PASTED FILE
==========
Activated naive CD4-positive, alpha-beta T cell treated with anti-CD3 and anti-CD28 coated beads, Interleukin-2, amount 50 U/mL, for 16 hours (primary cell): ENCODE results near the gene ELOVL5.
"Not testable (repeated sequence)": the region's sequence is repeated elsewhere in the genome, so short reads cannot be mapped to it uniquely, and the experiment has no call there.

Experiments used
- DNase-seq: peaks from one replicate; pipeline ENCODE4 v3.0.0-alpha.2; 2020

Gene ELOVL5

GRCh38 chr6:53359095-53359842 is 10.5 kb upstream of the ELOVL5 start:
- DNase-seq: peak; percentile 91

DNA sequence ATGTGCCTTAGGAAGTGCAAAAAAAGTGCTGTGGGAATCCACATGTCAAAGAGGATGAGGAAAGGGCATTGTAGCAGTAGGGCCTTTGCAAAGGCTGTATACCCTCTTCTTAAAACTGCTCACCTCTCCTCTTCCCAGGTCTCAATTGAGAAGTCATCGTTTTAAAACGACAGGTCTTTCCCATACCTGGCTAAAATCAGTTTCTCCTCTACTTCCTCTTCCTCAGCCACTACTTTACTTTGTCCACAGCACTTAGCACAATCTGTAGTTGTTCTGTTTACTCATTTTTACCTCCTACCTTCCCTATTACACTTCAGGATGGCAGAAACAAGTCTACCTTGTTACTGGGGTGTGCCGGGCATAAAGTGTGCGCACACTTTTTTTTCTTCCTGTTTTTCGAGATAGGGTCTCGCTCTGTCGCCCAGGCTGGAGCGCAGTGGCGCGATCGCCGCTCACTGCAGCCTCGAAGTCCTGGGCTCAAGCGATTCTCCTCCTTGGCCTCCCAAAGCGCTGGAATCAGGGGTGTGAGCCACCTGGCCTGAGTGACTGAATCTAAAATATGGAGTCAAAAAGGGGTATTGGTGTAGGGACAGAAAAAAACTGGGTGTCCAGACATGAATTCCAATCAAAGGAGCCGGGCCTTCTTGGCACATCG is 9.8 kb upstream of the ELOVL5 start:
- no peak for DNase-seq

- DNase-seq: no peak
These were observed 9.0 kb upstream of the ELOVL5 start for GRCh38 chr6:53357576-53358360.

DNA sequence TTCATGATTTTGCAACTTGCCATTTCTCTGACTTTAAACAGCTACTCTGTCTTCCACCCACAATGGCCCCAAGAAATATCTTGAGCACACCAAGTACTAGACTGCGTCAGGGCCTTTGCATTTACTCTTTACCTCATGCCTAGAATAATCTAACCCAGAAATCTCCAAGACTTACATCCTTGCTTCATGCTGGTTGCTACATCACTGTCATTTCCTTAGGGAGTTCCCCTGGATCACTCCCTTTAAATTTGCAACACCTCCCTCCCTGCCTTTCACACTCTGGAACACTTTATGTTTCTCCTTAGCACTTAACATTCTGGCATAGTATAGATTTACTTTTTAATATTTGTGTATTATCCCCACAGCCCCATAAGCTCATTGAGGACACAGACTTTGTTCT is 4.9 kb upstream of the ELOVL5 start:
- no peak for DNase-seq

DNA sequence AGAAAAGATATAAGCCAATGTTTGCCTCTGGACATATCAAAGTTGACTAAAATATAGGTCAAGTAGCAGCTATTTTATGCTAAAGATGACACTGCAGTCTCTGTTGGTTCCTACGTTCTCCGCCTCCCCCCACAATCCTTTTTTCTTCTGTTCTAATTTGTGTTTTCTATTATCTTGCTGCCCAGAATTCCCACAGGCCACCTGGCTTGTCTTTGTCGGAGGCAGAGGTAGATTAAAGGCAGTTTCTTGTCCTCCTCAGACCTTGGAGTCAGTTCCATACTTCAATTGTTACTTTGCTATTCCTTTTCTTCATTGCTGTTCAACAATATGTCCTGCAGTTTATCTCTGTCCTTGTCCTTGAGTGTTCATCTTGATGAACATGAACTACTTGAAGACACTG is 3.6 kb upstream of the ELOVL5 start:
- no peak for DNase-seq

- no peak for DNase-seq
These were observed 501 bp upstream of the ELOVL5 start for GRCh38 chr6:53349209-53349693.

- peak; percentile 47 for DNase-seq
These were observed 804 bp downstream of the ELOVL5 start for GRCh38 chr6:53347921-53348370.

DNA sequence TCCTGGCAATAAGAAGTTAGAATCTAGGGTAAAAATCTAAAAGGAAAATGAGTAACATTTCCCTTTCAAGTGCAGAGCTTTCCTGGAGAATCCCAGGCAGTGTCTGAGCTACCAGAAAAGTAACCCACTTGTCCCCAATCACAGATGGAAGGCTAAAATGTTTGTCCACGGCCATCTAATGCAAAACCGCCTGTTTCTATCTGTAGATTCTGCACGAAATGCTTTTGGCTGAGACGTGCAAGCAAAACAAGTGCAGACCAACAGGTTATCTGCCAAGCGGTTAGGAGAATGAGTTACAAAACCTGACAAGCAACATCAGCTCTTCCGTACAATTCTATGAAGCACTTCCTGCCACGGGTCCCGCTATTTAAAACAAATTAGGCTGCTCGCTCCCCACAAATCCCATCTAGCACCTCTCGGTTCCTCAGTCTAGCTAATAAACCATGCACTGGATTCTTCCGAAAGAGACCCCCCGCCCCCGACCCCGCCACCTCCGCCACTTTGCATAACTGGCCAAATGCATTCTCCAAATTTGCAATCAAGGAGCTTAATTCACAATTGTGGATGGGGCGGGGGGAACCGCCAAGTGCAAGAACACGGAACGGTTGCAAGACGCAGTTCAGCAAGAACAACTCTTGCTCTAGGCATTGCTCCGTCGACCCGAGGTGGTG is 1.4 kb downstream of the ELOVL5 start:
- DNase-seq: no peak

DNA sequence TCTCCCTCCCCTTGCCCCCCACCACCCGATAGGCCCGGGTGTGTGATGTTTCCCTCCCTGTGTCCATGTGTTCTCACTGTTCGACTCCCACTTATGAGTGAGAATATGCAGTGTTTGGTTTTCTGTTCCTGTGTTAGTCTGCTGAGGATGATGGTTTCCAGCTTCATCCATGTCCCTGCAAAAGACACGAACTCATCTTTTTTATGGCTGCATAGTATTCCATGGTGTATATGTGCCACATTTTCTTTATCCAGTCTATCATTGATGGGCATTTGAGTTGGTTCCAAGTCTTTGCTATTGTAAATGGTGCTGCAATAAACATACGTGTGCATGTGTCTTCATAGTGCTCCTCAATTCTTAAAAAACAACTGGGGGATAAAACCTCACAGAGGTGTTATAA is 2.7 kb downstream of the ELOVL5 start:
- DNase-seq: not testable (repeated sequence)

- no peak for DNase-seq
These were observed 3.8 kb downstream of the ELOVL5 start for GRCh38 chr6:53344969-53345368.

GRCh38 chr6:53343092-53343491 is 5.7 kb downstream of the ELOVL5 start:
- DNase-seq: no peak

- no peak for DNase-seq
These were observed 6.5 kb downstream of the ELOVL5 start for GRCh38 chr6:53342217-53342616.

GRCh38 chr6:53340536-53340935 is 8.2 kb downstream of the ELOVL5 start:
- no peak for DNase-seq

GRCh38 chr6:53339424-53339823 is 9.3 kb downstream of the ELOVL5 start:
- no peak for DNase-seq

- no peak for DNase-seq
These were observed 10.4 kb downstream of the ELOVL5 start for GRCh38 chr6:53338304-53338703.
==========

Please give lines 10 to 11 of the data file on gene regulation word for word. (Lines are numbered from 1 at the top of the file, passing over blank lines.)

- DNase-seq: no peak
These were observed 9.0 kb upstream of the ELOVL5 start for GRCh38 chr6:53357576-53358360.